8. ^ Sietsema, K.E., et al., Exercise capacity as a predictor of survival among ambulatory patients with end-stage renal disease. Kidney international, 2004. 65(2): p. 719-724.
  9. ^ Yurtkuran, M., A. Alp, and K. Dilek, A modified yoga-based exercise program in hemodialysis patients: a randomized controlled study. Complementary Therapies in Medicine, 2007. 15(3): p. 164-171
  10. ^ Johansen, K.L., Exercise in the end-stage renal disease population. Journal of the American Society of Nephrology, 2007. 18(6): p. 1845.
  11. ^ Konstantinidou, E., et al., Exercise training in patients with end-stage renal disease on hemodialysis: comparison of three rehabilitation programs. Journal of Rehabilitation Medicine, 2002. 34(1): p. 40-45.
  12. ^ Goldberg, A., et al., The metabolic and psychological effects of exercise training in hemodialysis patients. The American Journal of Clinical Nutrition, 1980. 33(7): p. 1620.
  13. ^ Yurtkuran, M., A. Alp, and K. Dilek, A modified yoga-based exercise program in hemodialysis patients: a randomized controlled study. Complementary Therapies in Medicine, 2007. 15(3): p. 164-171
  14. ^ Johansen, K.L., Exercise in the end-stage renal disease population. Journal of the American Society of Nephrology, 2007. 18(6): p. 1845.
  15. ^ Johansen, K.L., Exercise in the end-stage renal disease population. Journal of the American Society of Nephrology, 2007. 18(6): p. 1845.
  16. ^ Johansen, K.L., Exercise in the end-stage renal disease population. Journal of the American Society of Nephrology, 2007. 18(6): p. 1845.
  17. ^ Johansen, K.L., Exercise in the end-stage renal disease population. Journal of the American Society of Nephrology, 2007. 18(6): p. 1845.
  18. ^ Mustata, S., et al., Impact of an exercise program on arterial stiffness and insulin resistance in hemodialysis patients. Journal of the American Society of Nephrology, 2004. 15(10): p. 2713.
  19. ^ Konstantinidou, E., et al., Exercise training in patients with end-stage renal disease on hemodialysis: comparison of three rehabilitation programs. Journal of Rehabilitation Medicine, 2002. 34(1): p. 40-45.
  20. ^ Goldberg, A., et al., The metabolic and psychological effects of exercise training in hemodialysis patients. The American Journal of Clinical Nutrition, 1980. 33(7): p. 1620.
  21. ^ Johansen, K.L., Exercise in the end-stage renal disease population. Journal of the American Society of Nephrology, 2007. 18(6): p. 1845.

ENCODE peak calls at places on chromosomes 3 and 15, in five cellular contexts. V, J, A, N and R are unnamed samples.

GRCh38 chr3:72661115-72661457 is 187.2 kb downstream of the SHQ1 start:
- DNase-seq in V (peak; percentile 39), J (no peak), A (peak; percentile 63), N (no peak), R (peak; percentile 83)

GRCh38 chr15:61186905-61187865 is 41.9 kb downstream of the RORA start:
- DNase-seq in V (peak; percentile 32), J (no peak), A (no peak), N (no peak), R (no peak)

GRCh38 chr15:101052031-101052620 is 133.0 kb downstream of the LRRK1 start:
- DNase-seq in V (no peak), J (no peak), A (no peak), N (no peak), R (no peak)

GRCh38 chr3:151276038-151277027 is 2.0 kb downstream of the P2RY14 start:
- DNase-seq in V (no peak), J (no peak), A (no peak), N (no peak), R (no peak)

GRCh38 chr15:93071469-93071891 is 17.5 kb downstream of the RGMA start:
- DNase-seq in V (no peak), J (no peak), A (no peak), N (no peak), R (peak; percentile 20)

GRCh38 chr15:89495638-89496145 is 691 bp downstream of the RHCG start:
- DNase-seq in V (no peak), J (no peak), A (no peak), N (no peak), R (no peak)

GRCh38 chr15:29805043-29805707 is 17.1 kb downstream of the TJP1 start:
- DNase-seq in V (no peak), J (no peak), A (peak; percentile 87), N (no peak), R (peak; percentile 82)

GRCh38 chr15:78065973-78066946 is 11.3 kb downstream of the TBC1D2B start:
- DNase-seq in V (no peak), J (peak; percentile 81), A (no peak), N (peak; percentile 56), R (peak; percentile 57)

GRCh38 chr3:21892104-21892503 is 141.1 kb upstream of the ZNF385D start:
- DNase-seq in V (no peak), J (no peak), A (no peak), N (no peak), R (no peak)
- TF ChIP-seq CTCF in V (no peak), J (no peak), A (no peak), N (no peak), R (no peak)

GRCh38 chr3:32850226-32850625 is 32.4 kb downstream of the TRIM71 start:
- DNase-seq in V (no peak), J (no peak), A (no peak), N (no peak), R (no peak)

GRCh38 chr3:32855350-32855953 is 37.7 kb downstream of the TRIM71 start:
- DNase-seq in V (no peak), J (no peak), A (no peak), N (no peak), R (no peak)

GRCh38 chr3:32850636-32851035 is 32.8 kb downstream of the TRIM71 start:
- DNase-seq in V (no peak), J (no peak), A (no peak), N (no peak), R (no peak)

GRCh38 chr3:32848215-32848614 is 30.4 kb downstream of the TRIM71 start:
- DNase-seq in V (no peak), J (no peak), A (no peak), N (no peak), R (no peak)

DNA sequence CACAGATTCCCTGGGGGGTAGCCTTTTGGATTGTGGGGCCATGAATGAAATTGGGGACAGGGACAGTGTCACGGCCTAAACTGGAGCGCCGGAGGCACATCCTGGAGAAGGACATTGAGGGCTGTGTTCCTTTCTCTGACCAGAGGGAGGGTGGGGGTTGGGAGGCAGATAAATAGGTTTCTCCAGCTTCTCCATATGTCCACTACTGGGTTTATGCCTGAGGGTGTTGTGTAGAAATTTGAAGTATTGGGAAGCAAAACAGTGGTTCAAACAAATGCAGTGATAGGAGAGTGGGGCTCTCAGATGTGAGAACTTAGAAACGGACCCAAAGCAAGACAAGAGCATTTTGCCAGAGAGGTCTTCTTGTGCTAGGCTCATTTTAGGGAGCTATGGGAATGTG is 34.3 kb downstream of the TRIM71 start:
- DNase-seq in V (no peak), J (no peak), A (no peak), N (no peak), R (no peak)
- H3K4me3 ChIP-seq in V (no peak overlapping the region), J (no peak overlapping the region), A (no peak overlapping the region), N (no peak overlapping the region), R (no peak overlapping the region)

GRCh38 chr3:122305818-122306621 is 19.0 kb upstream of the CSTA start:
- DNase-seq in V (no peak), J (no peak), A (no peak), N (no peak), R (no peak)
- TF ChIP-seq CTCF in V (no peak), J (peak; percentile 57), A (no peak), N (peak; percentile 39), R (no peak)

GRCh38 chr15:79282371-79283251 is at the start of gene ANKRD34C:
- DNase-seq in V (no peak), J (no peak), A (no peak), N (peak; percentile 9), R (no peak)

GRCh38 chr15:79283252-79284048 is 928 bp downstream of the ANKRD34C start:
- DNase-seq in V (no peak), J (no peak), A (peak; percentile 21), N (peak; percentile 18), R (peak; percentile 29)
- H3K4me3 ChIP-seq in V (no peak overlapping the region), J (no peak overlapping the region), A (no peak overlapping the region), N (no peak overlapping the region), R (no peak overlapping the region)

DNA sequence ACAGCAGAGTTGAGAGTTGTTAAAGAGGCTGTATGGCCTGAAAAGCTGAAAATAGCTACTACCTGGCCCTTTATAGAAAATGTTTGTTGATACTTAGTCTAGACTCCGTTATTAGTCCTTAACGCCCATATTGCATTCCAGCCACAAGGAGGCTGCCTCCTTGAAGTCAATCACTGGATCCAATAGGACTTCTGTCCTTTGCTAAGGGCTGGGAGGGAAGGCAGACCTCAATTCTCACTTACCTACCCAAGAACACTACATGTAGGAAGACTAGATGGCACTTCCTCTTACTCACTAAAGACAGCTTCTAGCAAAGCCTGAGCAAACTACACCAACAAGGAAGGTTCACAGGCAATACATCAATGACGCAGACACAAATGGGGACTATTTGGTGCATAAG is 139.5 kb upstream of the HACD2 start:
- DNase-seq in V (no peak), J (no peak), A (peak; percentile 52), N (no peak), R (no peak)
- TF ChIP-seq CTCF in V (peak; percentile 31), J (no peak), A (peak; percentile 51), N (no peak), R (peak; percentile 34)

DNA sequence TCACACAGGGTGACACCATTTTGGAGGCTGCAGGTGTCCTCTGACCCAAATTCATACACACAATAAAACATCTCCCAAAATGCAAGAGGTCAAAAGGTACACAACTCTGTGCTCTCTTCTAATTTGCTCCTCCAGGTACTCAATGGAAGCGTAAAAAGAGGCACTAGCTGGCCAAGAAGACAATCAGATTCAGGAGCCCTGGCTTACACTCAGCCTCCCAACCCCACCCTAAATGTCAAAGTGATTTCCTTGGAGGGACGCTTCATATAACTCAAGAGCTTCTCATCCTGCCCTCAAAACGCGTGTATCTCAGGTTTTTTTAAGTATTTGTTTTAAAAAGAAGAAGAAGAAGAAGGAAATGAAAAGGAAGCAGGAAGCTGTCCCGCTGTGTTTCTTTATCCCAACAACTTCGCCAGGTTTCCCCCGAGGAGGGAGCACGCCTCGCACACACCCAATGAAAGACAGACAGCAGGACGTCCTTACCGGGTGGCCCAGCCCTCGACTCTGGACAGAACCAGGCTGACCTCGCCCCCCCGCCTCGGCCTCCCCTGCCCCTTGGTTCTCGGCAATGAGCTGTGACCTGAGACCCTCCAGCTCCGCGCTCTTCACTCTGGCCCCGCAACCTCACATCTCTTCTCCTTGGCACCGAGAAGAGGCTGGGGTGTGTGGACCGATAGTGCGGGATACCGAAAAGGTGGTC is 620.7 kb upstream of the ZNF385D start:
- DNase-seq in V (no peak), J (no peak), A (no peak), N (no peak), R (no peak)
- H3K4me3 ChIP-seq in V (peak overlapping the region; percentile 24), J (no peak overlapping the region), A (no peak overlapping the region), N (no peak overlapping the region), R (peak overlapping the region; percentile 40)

22. ^ Kouidi, E., et al., The effects of exercise training on muscle atrophy in haemodialysis patients. Nephrology Dialysis Transplantation, 1998. 13(3): p. 685.
  23. ^ Johansen, K.L., Exercise in the end-stage renal disease population. Journal of the American Society of Nephrology, 2007. 18(6): p. 1845.
  24. ^ Johansen, K.L., Exercise in the end-stage renal disease population. Journal of the American Society of Nephrology, 2007. 18(6): p. 1845.
  25. ^ Johansen, K.L., Exercise in the end-stage renal disease population. Journal of the American Society of Nephrology, 2007. 18(6): p. 1845.
  26. ^ Goldberg, A., et al., The metabolic and psychological effects of exercise training in hemodialysis patients. The American Journal of Clinical Nutrition, 1980. 33(7): p. 1620.
  27. ^ Konstantinidou, E., et al., Exercise training in patients with end-stage renal disease on hemodialysis: comparison of three rehabilitation programs. Journal of Rehabilitation Medicine, 2002. 34(1): p. 40-45.
  28. ^ Macdonald, J.H., et al., Intradialytic exercise as anabolic therapy in haemodialysis patients–a pilot study. Clinical physiology and functional imaging, 2005. 25(2): p. 113-118.
  29. ^ Mustata, S., et al., Impact of an exercise program on arterial stiffness and insulin resistance in hemodialysis patients. Journal of the American Society of Nephrology, 2004. 15(10): p. 2713.
  30. ^ Sietsema, K.E., et al., Exercise capacity as a predictor of survival among ambulatory patients with end-stage renal disease. Kidney international, 2004. 65(2): p. 719-724.
  31. ^ Yurtkuran, M., A. Alp, and K. Dilek, A modified yoga-based exercise program in hemodialysis patients: a randomized controlled study. Complementary Therapies in Medicine, 2007. 15(3): p. 164-171